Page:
I interview David Goldman, RD on intermittent fasting for fat loss (and muscle building). I really enjoyed this one!
If interested in reading some books on Intermittent Fasting, here are some books:
Rachel has been on many diets during her life. Some days the scale would be down, other days the scale would be up. On each diet she lost weight for awhile. Then progress halted. She plateaued. She got frustrated and quit the diet. Sometimes she gained the weight back (and more), other times she went right to another diet to try and keep making progress.
If this is familiar to you, I’d like to suggest another way. Instead of focusing exclusively on the end goal (eg. losing 10 pounds) try to focus mostly on improving what you are doing each day (eating better, improving exercise).
In How to Fail at Almost Everything and Still Win Big: Kind of the Story of My Life, Scott Adams (Dilbert cartoonist) suggests that to be happier and achieve more success in life we should focus on systems, not goals. A goal is a specific objective that you achieve (or don’t) in the future, whereas a system is something you do on a regular basis (ie. in the present). There’s also an article on goals vs systems by James Clear.
He says that the whole time you are trying to achieve your goal you could feel badly because you’re short of the goal. Then when you finally reach your goal you can lose purpose and direction (unless you set new goals). That’s often why many people starting gaining weight when they reach their goal weight. When focusing on a system you can feel happier on a daily basis because you take action each day. There’s a lot of detail and nuance here that I won’t get into (I highly suggest reading the book). The reason I’m mentioning this on a diet and weight loss blog is that I think it can help you with the mindset of weight loss (and muscle building/mobility if you’re into that as well).
Over the past few years, I’ve seen many people post messages on Facebook groups who are upset after weighing themselves that they aren’t losing weight as quickly as they hoped, or their weight loss has stalled or even gone up in some cases. I even wrote a blog post about the 7 Habits of Highly Ineffective Dieting. Other people (including myself) would respond, explaining why this weight issue can happen, telling them to be patient, advising them not to weigh themselves every day which can drive them crazy, etc. They are generally upset because they don’t feel like they are progressing towards their goal. In many cases, plateaus (lack of progress) are the reason people quit their diets (or switch) and end up gaining most if not all of the weight back.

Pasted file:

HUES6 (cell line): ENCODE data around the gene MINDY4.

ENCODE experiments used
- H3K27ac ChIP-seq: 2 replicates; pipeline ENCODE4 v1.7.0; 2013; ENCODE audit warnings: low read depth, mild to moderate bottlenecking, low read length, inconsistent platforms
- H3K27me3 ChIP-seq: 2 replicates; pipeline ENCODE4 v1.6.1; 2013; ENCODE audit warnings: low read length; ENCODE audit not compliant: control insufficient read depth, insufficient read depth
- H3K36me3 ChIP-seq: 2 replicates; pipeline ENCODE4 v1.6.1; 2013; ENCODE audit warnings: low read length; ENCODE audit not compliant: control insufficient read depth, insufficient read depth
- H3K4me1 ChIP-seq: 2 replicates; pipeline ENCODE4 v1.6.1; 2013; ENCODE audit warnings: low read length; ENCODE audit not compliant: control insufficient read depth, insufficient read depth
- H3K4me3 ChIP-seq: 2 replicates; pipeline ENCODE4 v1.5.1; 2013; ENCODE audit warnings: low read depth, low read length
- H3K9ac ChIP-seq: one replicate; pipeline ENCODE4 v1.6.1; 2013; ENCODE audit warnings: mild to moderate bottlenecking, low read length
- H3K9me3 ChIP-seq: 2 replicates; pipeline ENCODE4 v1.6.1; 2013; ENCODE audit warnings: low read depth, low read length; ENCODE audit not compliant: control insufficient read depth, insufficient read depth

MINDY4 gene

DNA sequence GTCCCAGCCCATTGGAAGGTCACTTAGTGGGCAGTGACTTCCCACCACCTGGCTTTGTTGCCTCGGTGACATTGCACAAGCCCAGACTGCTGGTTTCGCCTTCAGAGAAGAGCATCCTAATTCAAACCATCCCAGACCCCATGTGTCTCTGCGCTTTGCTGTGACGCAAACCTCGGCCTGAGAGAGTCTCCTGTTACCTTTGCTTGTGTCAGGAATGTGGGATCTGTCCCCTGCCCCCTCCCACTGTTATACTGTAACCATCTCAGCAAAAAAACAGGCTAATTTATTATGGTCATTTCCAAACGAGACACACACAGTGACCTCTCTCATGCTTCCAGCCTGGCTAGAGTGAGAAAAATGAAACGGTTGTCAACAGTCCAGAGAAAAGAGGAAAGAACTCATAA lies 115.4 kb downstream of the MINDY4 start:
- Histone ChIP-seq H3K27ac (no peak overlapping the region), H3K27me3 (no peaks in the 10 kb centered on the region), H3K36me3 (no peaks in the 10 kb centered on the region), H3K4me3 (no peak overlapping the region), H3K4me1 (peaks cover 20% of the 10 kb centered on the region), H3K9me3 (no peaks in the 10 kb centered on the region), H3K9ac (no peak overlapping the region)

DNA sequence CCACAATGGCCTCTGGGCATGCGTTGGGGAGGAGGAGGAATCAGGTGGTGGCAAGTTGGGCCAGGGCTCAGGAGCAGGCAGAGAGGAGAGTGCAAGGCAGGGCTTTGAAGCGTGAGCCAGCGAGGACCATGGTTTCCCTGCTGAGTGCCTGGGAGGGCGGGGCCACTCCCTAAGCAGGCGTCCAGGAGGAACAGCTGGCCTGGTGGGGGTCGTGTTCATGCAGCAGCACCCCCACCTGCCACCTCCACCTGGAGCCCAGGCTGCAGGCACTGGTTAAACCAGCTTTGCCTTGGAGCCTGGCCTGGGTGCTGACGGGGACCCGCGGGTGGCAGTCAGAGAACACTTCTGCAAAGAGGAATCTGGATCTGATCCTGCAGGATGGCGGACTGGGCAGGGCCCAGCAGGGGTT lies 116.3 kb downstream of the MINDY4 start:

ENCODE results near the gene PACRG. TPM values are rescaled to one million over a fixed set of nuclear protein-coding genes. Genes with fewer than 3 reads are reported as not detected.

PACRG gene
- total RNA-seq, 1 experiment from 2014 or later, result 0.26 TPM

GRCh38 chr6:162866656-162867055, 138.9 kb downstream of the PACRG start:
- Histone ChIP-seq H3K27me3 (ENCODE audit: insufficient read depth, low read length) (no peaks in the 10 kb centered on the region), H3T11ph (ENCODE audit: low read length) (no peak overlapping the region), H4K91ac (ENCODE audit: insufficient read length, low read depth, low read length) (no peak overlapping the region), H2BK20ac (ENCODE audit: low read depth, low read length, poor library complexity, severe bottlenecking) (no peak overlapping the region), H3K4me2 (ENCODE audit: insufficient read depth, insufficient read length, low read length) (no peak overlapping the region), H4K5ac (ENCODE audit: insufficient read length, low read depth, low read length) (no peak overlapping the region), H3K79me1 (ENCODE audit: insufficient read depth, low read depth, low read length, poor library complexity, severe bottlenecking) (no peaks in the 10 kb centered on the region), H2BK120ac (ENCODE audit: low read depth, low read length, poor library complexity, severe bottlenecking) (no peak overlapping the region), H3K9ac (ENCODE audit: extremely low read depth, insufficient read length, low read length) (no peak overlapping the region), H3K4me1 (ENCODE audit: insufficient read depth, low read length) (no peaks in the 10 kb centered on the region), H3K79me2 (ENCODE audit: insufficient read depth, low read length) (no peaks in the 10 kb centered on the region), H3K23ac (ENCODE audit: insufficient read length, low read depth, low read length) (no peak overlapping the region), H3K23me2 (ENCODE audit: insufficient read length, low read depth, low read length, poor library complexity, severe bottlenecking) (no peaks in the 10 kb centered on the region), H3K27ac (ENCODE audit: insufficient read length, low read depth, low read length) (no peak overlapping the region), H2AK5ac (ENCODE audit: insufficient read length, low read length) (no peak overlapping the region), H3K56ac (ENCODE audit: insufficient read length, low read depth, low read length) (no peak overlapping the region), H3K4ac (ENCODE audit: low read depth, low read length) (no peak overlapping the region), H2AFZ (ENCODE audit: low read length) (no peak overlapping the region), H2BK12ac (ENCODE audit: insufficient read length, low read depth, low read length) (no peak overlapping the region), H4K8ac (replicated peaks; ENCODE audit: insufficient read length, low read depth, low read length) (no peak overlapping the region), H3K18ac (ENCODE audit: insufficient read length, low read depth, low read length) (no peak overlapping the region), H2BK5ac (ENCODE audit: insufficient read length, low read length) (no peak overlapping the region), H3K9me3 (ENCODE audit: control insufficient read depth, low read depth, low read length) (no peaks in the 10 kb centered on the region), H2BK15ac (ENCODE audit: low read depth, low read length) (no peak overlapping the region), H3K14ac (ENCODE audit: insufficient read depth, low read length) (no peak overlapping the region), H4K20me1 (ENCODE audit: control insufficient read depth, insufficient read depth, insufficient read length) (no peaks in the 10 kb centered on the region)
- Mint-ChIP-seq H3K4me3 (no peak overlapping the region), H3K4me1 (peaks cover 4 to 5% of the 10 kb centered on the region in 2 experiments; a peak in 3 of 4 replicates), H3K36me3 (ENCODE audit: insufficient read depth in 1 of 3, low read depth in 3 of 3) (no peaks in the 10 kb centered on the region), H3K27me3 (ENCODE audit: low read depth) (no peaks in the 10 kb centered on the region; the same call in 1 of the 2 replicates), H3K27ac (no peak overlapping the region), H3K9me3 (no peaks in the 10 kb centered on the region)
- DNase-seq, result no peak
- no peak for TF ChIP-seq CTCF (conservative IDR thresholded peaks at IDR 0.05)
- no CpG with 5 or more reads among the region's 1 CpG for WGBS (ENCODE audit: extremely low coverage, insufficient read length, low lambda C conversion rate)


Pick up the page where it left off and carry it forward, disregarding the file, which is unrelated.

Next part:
I know this can be a difficult mindset to change. You might still want to have goals in the back of your mind (lose 10 pounds, get abs, gain 10 pounds of muscle, etc) but by focusing on creating a system of eating better and exercising you can hopefully feel much better as you take action each day.
Another way to look at it is by changing the questions you are asking yourself. Instead of ‘Did I lose weight today?’ (goal oriented), it could be ‘Did I eat healthy foods and avoid unhealthy foods today?’, ‘Did I eat lots of fruit, vegetables, legumes and whole grains today?’, or ‘Did I exercise today?’ (and in my case ‘Did I work on flexibility/mobility drills today?’). These are all systems oriented questions. At the end of most days, I feel good knowing I took action to get leaner and healthier even if I don’t have the physique that I plan to have.
Another part of using systems with regards to weight loss (and health) is to have a variety of foods prepared at home which makes the process easier. You can cook up batches of rice, beans, potatoes, quinoa, pasta, etc as well as use frozen bags of vegetables, fruit, even beans nowadays. Bagged salads and pre-chopped veggies can help as well – anything to get you to eat more healthy foods when you get hungry and don’t want to cook.
Feedback loops are also important. At the end of each day or week, you can ask yourself if you took action each day. If not, try to understand why. Maybe you noticed if you don’t workout in the morning you tend not to work out later due to being too tired. Maybe you noticed when you’re tired or stressed or aren’t prepared with food you tend to eat fattier foods or junk food. Use this feedback to make improvements going forward.
If you are interested in building muscle or improving flexibility these things can also benefit by having a system. Come up with a routine for each area that you do daily rather than haphazardly grabbing dumbbells at the gym and working out based on what equipment is available. In order to make progress (getting more flexible, having more muscle) you need to be making progress in each area – this is achieved by having a sequence of progressively more difficult exercises (I personally use Convict Conditioning progressions for calisthenics and am also signed up for Gymnastic Bodies. So with weights you’d be lifting heavier weights over time, doing more sets/reps, decreasing the time between sets (known as increasing volume). With flexibility/mobility, you’d be working on getting the joints moving again, stretching the muscles further over time and building strength at end ranges of stretches.